Changing Behaviors & Creating Demand

Locally Led

Two people standing next to their latrine in Madagascar.Rajao (right) and his wife, Rasoa (left), pose in front of their latrine. Rajao takes great pride in his family's role as a model household in the village of Ambalandapa in Madagascar. "It's a joy for my family to help other households become role models," he said. "Our goal is now to eradicate fecal-oral transmission in our community."

Natural leaders spontaneously emerge from CLTS processes as early adopters, influencers, and advocates for new attitudes and practices related to improved sanitation and hygiene. These leaders help initiate, sustain, and spread community-level change by supporting fellow community members to ensure that everyone can access and use adequate sanitation and hygiene.

In its sanitation and hygiene programs in Madagascar and Benin, MCD Global Health focuses on changing behaviors and creating demand for improved sanitation and hygiene to sustainably eliminate open defecation and adopt hygiene practices to disrupt the transmission of water-related disease. This would ultimately improve people's health and well-being. Our teams accomplish this by:

  • Adapting community-led total sanitation (CLTS) to create a movement, at all levels, to improve sanitation and hygiene while developing and using more than 65 CLTS approaches and tools.
  • Promoting local innovations for improving sanitation and hygiene facilities.
  • Promoting social and behavior change through mass media as well as in-person community-level activities.
  • Implementing water, sanitation, and hygiene (WASH) in schools and health facilities.
  • Scaling up menstrual hygiene management and hand-washing.

Community-Led Total Sanitation

Starting with an inclusive, participatory, community-wide ‘triggering' exercise, MCD Global Health uses CLTS, which works by creating an emotional reaction of shock and disgust within community members. This disgust motivates the entire community to end open defecation and remove feces from the environment; thus, interrupting the transmission of fecal-oral disease and improving the community's overall health and well-being.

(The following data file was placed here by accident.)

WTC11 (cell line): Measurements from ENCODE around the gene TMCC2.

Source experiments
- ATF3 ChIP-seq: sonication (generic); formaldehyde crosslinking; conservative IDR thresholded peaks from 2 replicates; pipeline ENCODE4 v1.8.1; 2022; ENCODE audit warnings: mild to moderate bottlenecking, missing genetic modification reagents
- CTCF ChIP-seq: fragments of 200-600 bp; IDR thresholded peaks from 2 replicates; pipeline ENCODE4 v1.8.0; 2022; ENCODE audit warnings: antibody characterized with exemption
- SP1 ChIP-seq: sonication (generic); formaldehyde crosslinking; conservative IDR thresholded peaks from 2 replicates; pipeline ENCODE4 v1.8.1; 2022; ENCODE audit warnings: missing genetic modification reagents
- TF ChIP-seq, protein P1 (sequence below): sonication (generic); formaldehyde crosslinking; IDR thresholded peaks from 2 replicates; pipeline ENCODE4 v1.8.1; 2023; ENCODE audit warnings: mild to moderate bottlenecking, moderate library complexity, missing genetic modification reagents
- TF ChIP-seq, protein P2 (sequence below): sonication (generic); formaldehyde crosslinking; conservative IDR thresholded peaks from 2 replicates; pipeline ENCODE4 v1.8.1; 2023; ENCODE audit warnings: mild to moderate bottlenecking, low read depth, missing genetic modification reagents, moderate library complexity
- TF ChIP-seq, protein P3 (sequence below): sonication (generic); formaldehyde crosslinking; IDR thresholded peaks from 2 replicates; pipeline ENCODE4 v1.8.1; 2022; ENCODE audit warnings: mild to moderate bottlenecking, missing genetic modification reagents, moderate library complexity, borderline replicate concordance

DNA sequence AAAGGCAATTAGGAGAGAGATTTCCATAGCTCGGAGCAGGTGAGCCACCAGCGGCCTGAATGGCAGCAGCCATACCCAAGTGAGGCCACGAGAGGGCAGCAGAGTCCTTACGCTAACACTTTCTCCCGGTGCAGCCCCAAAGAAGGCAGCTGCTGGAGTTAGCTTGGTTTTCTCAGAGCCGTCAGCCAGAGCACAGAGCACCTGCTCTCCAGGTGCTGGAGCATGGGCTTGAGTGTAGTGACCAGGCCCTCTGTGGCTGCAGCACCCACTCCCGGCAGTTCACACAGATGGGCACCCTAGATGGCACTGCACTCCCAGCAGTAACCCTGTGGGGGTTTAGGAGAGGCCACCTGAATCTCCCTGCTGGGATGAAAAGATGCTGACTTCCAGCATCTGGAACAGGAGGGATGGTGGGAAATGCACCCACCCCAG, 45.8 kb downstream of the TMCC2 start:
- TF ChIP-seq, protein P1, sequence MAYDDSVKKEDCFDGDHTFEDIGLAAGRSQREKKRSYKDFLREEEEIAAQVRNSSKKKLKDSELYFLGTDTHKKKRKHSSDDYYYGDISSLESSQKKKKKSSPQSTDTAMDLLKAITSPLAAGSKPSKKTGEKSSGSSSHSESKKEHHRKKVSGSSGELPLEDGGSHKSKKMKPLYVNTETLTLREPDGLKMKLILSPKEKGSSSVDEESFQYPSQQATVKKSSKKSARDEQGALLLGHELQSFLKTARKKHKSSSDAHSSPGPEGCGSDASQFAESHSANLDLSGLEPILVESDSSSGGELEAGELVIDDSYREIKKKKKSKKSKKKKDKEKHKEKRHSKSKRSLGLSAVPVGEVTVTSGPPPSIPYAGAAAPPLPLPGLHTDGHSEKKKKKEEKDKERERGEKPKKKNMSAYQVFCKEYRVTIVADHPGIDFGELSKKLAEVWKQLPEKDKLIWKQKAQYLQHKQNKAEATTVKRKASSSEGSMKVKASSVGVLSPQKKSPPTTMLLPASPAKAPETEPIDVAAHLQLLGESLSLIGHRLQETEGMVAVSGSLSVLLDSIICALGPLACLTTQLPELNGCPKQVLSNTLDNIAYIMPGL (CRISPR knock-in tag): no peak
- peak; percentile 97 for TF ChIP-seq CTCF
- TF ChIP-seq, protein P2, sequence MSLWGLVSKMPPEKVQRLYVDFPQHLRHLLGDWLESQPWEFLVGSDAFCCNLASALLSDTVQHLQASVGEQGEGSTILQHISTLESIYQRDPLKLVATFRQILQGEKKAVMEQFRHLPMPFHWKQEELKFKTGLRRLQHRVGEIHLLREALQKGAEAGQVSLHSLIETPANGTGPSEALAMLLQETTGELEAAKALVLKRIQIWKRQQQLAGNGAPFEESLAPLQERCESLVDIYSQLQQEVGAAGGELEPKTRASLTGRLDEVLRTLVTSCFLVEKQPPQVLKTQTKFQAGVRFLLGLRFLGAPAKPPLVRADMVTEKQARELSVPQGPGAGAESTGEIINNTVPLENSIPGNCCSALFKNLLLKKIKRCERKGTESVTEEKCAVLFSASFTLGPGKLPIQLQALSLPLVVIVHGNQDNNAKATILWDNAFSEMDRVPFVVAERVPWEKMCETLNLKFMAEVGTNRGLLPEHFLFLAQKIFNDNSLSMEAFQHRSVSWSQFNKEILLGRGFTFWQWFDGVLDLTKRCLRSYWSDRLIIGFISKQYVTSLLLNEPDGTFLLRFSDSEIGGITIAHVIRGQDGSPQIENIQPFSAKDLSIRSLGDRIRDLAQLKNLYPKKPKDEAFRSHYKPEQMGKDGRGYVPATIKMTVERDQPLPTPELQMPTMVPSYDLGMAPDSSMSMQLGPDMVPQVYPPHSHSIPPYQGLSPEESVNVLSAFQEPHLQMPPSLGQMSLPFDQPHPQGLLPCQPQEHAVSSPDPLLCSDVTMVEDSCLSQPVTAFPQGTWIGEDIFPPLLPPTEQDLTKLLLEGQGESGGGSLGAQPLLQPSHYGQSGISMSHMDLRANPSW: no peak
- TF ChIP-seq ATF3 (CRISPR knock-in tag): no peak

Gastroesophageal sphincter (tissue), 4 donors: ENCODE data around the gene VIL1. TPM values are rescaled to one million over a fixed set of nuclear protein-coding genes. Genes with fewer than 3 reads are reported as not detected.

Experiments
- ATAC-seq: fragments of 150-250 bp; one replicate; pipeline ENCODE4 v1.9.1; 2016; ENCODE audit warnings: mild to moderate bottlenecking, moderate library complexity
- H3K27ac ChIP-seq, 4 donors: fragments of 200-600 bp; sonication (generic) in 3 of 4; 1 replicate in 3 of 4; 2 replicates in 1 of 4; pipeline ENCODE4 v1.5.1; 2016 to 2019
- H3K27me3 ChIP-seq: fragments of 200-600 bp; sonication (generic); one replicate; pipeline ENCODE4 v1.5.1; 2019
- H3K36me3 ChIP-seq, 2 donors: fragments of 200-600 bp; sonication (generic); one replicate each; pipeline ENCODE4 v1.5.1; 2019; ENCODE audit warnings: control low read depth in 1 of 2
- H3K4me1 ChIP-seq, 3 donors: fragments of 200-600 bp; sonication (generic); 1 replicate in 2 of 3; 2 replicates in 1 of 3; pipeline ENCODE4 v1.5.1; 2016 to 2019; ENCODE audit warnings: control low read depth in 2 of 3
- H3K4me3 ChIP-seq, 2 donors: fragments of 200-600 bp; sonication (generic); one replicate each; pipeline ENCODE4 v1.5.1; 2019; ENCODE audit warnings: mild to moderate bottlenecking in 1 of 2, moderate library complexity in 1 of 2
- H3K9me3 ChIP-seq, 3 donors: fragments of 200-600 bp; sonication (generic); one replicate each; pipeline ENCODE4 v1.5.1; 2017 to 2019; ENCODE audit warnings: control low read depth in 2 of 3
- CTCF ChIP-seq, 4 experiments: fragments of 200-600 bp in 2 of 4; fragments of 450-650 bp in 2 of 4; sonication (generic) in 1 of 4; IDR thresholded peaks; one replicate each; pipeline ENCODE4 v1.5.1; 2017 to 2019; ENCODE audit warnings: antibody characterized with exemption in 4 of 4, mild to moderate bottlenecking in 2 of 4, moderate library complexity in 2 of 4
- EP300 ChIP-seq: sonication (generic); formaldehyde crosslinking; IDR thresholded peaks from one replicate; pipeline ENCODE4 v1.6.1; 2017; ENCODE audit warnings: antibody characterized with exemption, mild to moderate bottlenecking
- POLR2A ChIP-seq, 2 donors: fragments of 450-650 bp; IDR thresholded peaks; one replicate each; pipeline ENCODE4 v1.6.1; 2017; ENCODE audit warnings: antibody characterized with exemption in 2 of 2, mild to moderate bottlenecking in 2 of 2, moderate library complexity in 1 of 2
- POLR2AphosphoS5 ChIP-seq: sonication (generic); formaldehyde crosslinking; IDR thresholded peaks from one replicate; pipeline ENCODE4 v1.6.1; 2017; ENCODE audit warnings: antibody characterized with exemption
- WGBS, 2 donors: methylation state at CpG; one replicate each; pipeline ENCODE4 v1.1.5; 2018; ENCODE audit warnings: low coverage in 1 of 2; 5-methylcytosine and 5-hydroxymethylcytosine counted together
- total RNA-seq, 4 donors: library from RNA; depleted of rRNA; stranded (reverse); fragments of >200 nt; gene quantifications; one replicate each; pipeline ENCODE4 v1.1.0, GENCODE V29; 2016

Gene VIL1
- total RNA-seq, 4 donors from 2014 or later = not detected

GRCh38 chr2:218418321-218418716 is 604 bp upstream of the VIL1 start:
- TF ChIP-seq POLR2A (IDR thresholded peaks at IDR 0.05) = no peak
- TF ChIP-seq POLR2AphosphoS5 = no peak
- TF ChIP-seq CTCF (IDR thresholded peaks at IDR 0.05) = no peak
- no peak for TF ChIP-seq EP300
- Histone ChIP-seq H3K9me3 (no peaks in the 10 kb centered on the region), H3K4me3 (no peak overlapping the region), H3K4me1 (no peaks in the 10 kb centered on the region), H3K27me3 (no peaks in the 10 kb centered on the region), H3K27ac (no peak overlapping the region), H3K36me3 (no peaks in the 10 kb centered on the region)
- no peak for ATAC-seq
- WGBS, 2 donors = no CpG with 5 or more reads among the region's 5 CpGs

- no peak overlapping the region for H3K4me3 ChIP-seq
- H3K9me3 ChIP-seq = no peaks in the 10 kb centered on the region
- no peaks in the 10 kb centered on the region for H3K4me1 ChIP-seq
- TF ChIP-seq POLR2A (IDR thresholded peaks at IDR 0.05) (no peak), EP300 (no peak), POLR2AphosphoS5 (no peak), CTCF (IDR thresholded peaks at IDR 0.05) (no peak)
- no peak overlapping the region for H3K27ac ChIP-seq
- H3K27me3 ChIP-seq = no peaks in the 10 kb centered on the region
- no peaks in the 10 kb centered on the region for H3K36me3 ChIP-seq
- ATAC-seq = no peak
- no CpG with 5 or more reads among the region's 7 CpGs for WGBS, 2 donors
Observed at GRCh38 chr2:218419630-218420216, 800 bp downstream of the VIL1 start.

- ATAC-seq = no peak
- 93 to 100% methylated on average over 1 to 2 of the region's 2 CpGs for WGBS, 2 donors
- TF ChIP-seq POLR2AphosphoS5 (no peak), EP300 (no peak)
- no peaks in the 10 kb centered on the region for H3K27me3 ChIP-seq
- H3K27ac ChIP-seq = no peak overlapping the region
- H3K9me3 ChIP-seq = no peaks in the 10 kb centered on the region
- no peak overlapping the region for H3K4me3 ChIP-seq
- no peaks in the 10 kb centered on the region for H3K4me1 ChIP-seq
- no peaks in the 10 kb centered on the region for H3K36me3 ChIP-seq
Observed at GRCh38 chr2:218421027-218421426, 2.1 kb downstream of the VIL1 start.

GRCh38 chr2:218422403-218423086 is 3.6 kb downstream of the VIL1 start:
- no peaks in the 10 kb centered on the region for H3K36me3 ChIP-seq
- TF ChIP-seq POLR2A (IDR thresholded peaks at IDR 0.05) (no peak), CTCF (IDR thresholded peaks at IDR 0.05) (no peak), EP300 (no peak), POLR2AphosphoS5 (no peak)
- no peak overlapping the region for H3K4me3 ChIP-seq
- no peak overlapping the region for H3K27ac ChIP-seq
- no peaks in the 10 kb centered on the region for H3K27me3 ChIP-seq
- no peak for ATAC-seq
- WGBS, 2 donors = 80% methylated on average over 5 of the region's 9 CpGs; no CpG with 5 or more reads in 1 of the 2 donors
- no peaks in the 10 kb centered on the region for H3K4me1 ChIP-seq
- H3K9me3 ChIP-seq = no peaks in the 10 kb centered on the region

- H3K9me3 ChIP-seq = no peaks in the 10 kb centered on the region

Revolutionizing CLTS

The CLTS approach has been used in more than 60 countries and is frequently part of national policy. Classic CLTS is often effective in the short term, but communities may struggle to sustain improved sanitation practices and open defecation free (ODF) status without continued support.

To improve sustainability, MCD has revolutionized CLTS approaches and tools and pioneered the concept of continuum CLTS, an innovative, holistic, systematic, and adaptive CLTS aimed at preventing communities from slipping back to open defecation. Continuum CLTS aims at more than the simple achievement of ODF status; it encompasses the entire sanitation and hygiene service chain from promotion and demand creation, to creating a community-based movement to ensure sustainability, to institutional demand creation and strengthening.

MCD has found that using continuum CLTS has resulted in more than 92% of ODF villages maintaining their ODF status for a year or more.

Leveraging Community-Led Total Sanitation for COVID-19

Restrictive measures in response to the COVID-19 pandemic presented new challenges for the Fonds d'Appui pour l'Assainissement (FAA) program, funded by the Water Supply and Sanitation Collaborative Council's Global Sanitation Fund (WSSCC/GSF). Driven by the spread of COVID-19 in Madagascar, MCD and its implementing partners quickly adapted their approach. While reinforcing the government's public health measures and messages, they leveraged communities' additional interest in hand-washing to prevent COVID-19 as an entry point for other program activities.

MCD and its partners used the program's extensive networks of more than 100,000 trusted local leaders in 21 regions in Madagascar to distribute hygiene kits (supplied by UNICEF) and promotional materials. They also actively promoted anti-COVID measures, such as hand-washing, mask-wearing, and other measures through media campaigns and community events as well as disinfected latrines and other public places.

Our Results

From 2010–20, our Fonds d'Appui pour l'Assainissement program in Madagascar succeeded in the following:


Villages eliminated open defecation in Madagascar


Inhabitants benefited who lived in ODF environments and had access to hand-washing facilities


People gained access to and were using hygienic sanitation facilities with hand-washing stations

Featured Projects

News & Updates

World Hand Hygiene Day: Hand-Washing with Soap is No Longer Optional
MCD Leading UNICEF Project to Achieve Universal Access to WASH in Madagascar
It’s Not About Changing, But Making People Agents of Change